2. Take a note of everything that happens during the exam while it’s still fresh in your mind. Write down how long you spent there, what the doctor did or didn’t do. Note how you were treated by the doctor including statements that were favorable to you.
  3. Save these notes for your attorney. There are many things an attorney can do with those statements.
  4. If you are representing yourself, bring those notes to tell the judge how you were treated. Or better yet, write down an affidavit and submit it with your records describing the flaws in the exam.

Most flawed exams tend to be the physical exams. The most common flaws are: the exam was too quick. Or the doctor barely did anything. Or the doctor only asked you to grab his finger and walk down the hall.

So, What Happens During These Consultative Exams Anyway?

Physical Exams:

  1. These exams tend to be very quick. You may spend more time waiting for the doctor than being with the doctor.
  2. It is not uncommon for the doctor to ask you to do only 3 things. You walk down the hall on your toes, squat once and grip his finger once.
  3. Watch out for doctors “accidentally” dropping your ID. They are trying to see how quickly you bend to pick it up. A better idea is to ask them if they could please pick it up for you.
  4. Watch what you do in the parking lot. They may be observing you before you even enter their office. This method has helped filter out many “fakers” who were moving a “little too well” in the parking lot. When they were in front of the doctor they were almost dying. Be careful!
  5. If the doctor asks how you are doing, don’t fall into that trap. Most people will politely say “I’m doing well”. But you are NOT doing well, are you? Then, say it: “I’m not doing well, Doctor”. That goes for men who usually try to be “tough guys”. There is no shame in admitting you are not well. Plus if you say you are doing well, that will not help your case.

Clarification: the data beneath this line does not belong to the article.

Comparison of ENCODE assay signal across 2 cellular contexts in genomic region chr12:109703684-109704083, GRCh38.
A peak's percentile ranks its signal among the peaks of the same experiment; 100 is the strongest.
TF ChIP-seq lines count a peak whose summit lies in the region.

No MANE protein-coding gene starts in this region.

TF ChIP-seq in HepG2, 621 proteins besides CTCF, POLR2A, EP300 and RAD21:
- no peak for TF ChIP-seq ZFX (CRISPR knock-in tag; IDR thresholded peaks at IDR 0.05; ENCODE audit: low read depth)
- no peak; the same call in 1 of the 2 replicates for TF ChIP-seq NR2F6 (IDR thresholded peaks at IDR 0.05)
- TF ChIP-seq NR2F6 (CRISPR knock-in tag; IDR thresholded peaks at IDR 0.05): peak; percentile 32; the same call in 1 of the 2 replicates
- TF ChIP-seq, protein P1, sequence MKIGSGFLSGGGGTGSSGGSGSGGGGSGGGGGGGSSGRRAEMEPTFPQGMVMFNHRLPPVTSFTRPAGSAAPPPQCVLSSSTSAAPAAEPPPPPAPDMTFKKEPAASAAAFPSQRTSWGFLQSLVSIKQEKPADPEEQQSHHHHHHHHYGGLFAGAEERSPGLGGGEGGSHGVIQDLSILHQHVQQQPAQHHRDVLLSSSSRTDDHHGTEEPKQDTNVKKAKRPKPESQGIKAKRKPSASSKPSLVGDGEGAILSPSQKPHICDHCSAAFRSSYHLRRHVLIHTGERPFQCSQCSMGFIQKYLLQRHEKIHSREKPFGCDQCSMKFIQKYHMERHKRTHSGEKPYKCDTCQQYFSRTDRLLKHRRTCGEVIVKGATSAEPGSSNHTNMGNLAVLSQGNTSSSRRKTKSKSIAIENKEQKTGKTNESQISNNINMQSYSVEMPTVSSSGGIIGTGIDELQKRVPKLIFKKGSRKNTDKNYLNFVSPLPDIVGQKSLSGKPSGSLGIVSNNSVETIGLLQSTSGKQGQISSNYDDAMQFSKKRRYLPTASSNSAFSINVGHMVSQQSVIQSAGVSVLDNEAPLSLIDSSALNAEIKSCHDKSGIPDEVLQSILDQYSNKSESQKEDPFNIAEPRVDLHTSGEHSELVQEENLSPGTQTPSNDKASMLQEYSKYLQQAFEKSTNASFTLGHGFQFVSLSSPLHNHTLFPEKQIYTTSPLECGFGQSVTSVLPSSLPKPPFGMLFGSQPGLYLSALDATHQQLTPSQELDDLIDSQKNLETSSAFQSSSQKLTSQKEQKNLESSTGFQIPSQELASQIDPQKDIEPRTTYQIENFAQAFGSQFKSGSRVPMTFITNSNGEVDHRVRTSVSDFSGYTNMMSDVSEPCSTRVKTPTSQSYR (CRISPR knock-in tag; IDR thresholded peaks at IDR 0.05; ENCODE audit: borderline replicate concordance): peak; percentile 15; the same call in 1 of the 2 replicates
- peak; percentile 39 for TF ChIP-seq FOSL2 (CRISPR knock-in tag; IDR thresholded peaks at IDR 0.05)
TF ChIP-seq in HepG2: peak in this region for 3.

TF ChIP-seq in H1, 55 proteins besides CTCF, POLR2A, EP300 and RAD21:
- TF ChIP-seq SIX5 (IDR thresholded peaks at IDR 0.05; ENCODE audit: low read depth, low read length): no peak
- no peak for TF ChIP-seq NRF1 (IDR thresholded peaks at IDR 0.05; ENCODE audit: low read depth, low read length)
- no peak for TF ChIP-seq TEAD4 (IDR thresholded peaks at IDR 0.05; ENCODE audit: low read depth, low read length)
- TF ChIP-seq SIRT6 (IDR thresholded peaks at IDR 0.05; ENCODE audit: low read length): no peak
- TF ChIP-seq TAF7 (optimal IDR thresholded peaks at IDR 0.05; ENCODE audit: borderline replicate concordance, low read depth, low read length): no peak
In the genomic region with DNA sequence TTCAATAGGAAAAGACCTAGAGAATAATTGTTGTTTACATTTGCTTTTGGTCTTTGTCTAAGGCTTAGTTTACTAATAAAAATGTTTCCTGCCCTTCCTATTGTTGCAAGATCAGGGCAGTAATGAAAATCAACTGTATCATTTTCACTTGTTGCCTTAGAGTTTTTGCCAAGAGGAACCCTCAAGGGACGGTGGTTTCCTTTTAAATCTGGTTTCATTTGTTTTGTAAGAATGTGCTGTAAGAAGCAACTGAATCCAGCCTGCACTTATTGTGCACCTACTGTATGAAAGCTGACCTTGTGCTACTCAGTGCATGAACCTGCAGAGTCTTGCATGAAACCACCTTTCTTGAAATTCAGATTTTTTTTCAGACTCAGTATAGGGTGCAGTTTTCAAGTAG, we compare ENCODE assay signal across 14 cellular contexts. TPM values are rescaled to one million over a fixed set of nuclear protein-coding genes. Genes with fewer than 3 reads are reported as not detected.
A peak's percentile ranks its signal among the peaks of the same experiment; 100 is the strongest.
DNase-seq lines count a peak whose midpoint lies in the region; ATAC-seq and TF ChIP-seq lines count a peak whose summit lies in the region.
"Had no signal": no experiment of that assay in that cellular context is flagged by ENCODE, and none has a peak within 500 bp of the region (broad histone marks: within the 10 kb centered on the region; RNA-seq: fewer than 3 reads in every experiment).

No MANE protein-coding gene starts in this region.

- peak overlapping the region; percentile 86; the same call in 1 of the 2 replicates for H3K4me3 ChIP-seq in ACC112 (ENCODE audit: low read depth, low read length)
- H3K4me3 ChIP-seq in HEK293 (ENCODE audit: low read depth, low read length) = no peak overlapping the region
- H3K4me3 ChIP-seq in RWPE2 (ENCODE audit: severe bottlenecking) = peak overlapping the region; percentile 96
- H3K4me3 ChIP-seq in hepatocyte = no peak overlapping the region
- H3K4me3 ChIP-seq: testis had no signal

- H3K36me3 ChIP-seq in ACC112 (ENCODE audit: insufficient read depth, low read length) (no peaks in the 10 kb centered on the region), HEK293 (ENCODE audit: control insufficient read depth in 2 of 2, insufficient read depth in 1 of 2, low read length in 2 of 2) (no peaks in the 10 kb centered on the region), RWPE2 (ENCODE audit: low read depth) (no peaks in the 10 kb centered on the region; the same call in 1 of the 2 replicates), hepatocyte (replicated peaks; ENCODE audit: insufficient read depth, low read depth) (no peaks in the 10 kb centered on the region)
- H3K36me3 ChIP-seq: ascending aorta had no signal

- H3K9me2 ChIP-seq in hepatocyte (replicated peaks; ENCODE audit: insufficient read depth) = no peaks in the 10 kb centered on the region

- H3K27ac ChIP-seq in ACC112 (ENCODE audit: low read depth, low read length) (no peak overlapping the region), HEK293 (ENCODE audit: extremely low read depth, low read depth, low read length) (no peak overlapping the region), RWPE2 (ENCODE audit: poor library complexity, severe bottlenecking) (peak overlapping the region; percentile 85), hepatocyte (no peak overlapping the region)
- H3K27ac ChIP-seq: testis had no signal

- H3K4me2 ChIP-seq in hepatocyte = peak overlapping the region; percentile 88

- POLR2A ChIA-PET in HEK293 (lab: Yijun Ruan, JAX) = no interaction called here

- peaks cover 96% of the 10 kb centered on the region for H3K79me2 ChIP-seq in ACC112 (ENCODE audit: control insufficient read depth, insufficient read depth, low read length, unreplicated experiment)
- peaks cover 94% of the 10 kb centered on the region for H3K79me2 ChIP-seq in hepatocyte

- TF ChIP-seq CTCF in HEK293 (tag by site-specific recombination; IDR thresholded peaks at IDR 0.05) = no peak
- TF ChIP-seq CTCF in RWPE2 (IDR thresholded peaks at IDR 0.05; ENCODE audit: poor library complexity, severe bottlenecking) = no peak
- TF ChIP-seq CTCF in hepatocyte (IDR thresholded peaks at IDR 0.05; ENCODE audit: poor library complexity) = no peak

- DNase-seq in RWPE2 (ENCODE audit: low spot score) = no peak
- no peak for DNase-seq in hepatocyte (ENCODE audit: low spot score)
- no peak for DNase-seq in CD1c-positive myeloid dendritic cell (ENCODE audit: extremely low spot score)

6. Watch how you squat or sit on the examining table. Always look for a place to hold on to if you need help getting up after squatting or kneeling.
  7. If something hurts when the doctor touches you, tell him.
  8. Never refuse to do something unless it’s dangerous. Always advise the doctor that you can try and do try. But watch your limits.

Mental Exams:

  1. These exams tend to take a little longer than physical exams.
  2. They tend to be more thorough than physical exams.
  3. If you also suffer from a physical impairment let them know. And if you need to switch positions on a chair or stand up, let them know you are uncomfortable. They tend to write that down (Psst! it’s a good thing!).
  4. The doctor will ask about your upbringing, traumas, education.
  5. Also, a mini-mental test to see if you have any cognitive impairments.
  6. Other appropriate mental testing to assess if you have Depression, Anxiety or any other mental diagnoses.
  7. They rarely write that you are disabled from your conditions (unless they are super visible like the person is out of reality).

To Recap:

  1. The Social Security Doctor is NOT your friend. Even if he says you are disabled.
  2. Watch out for traps like the doctor “accidentally” dropping your ID or asking how you are doing.
  3. Write everything that happened during the exam while it’s fresh in your mind.
  4. Give those notes to your attorney or prepare an affidavit if you are representing yourself.

I hope this post clarifies a few things about these consultative exams.

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You will also learn how to read your medical records so you can see if they are supporting your claim, and learn how to organize your file so you never lose track of your treatment. Finally, I offer an exclusive Facebook group just for the book where you can ask questions about the concepts you learned in the book.

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You just learned some tips and tricks on how to deal with the consultative examiner. You also learned never to rely on their medical assessment because they are not your doctors. But do you know how to read your own medical records to see if they are actually supporting your disability?

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Until next time,